The Peloponnesian War raises many questions.
Do democracies that have empires treat them differently than other polities do?
I don’t think so.
Do democracies make war differently from other polities?
I think so. In 428 Mytilene, the main city of Lesbos, rebelled against Athens. Athens besieged it and it surrendered in 427. The Athenian general, Paches, allowed an embassy to sail to Athens to negotiate the city’s fate. The assembly voted to kill all Mytilene’s adult males and enslave its women and children. “[A] trireme was dispatched to order Paches to carry out the sentence at once. It was not long, however, before the Athenians began to reconsider their decision. Having expressed their anger, some of them recognised the frightfulness of their resolution. [This led to]… a special meeting of the assembly to review the matter the following day… The ship sent to Lesbos after the first assembly carrying the command to put all the men to death had a full day’s head start, but a second trireme was sent off immediately to rescind the order. The Mytilenean envoys in Athens provided food and drink to the rowers and promised them a reward if they reached Lesbos first. Moved by the chance to accomplish a good deed and the hope of gain, the sailors set off at a great pace, refusing even to make the usual stops for eating and sleeping. The men on the first ship were in no hurry to accomplish their frightful task, but they arrived at Mytilene first. Thucydides tells the rest of the tale dramatically. ‘Paches had just read out the decree and was about to carry out its orders when the second ship put in and prevented the destruction. By so little did Mytilene escape its danger’.” (Donald Kagan, The Peloponnesian War, 2003.)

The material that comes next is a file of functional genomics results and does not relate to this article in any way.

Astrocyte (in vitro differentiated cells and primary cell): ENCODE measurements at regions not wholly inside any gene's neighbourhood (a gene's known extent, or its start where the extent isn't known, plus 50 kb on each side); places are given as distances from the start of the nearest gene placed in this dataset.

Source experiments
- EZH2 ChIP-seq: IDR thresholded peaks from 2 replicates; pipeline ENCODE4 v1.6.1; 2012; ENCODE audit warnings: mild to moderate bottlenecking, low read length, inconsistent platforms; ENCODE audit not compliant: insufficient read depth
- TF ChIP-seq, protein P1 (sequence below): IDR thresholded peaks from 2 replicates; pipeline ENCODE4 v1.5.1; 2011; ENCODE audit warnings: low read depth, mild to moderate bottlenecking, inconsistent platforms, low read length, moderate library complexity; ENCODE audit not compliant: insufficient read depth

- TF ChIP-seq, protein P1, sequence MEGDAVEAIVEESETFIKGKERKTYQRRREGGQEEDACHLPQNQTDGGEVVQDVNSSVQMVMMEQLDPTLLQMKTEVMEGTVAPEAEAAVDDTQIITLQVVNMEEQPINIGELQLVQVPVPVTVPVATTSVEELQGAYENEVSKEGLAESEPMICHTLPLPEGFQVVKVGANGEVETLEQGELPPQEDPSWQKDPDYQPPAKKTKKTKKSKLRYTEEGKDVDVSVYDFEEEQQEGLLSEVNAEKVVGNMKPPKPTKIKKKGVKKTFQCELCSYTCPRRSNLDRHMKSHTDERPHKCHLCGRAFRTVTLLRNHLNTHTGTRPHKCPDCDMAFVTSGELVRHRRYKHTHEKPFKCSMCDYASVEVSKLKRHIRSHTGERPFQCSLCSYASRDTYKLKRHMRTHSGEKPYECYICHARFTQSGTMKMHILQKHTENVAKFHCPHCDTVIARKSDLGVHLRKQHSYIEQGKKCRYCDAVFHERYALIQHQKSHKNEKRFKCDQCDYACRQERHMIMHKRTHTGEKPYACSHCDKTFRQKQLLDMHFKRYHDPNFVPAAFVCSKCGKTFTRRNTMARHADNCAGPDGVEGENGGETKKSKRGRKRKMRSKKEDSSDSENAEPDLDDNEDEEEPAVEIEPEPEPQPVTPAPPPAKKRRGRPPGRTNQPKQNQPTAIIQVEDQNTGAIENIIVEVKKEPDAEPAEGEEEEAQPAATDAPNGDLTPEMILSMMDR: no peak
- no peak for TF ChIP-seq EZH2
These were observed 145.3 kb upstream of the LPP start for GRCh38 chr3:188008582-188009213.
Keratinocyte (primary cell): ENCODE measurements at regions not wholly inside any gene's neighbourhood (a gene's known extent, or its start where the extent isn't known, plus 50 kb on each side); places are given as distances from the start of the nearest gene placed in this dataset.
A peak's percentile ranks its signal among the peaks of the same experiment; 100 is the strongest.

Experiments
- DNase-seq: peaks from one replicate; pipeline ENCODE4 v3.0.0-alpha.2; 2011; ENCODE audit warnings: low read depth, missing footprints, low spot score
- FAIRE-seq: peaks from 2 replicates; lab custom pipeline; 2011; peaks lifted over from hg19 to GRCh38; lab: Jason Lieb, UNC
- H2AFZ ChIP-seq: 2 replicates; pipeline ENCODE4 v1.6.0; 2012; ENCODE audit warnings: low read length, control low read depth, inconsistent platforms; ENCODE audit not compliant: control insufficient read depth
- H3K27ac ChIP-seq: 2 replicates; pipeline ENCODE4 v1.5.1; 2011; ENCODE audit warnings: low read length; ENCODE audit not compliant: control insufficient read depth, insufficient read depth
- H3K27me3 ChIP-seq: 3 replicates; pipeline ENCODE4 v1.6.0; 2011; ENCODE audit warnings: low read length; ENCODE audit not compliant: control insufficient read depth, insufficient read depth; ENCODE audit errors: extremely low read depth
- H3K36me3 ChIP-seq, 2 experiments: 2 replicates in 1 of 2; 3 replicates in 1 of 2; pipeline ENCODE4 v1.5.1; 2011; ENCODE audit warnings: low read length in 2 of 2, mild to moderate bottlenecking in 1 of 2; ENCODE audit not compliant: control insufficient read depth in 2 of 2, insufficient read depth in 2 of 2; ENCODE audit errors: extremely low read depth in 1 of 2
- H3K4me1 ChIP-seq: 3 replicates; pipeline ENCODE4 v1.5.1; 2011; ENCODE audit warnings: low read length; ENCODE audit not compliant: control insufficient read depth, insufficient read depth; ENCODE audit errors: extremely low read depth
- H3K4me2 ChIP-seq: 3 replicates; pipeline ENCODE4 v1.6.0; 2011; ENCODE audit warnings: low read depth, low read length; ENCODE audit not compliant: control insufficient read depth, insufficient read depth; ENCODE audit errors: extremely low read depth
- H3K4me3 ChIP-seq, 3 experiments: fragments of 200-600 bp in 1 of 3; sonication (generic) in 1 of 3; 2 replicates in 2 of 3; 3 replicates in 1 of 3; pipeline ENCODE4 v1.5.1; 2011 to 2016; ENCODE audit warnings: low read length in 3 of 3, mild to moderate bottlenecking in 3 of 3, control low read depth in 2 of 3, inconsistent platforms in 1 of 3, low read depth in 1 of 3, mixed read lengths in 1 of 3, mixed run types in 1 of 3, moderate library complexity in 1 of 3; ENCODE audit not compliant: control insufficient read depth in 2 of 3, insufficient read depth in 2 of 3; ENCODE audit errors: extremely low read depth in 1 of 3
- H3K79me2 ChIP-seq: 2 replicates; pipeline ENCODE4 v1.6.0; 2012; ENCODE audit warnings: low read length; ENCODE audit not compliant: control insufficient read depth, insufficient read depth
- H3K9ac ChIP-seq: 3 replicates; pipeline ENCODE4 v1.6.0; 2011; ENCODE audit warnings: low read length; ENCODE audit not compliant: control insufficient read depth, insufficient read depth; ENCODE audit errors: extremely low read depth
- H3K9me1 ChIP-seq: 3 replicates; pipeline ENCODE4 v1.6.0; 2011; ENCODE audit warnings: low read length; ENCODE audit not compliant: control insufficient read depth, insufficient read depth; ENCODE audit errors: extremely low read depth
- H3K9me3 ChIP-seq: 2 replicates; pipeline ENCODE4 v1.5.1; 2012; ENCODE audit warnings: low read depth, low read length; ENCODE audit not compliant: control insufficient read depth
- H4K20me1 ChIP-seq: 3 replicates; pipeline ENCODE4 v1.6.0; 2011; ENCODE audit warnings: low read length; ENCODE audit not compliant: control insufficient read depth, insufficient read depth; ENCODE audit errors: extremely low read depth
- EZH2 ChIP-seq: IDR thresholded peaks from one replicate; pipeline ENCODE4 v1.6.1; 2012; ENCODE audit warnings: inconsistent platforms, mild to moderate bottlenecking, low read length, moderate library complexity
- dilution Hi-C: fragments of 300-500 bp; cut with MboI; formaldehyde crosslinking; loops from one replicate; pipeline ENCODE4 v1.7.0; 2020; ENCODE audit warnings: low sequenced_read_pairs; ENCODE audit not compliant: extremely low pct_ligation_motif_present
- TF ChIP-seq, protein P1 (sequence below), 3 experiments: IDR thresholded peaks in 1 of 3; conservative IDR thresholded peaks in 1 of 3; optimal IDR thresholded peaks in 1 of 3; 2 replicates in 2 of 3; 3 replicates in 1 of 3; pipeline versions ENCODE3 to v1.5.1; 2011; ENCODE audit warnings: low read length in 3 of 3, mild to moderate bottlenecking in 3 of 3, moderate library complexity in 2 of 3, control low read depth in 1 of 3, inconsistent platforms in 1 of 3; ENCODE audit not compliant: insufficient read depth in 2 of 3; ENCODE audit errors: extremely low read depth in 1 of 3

The model carried by this marcher on an anti-Brexit demonstration in London last March refers to this episode. His point may have been that democracies can change their mind.
What’s the best way to write history?
Herodotus, the first historian whose work we know, who wrote about the Graeco-Persian wars, “inflates the incidents that he tells with dramatic detail” (Georgina Laycock), while Thucydides, the second, who wrote about the Peloponnesian War, referred to “The absence of an element of romance in my account of what happened”. I am drawn to showy writers like Jan Morris, whose book has inspired our Visit to the Venetian Empire, and Simon Schama. But it is Thucydides whose work provides, for example, a superb basis for wargames exploring why the things that happened may have done so.
How can this war be expressed in a wargame?
It often has been. I have five games covering the whole war, and two or three, from Vae Victis, covering individual campaigns. Yet to give one example of the difficulties, there was fighting across most of the Greek world, from Sicily to the Bosphorus. In most of these places for most of the war’s duration (27 years), it seems that nothing military was happening – by contrast, for example, with the English Civil War, where there were thousands of local skirmishes. How can the rules make sure that the “right” amount of activity takes place?
I’ll write about this soon in some reviews of Peloponnesian War wargames.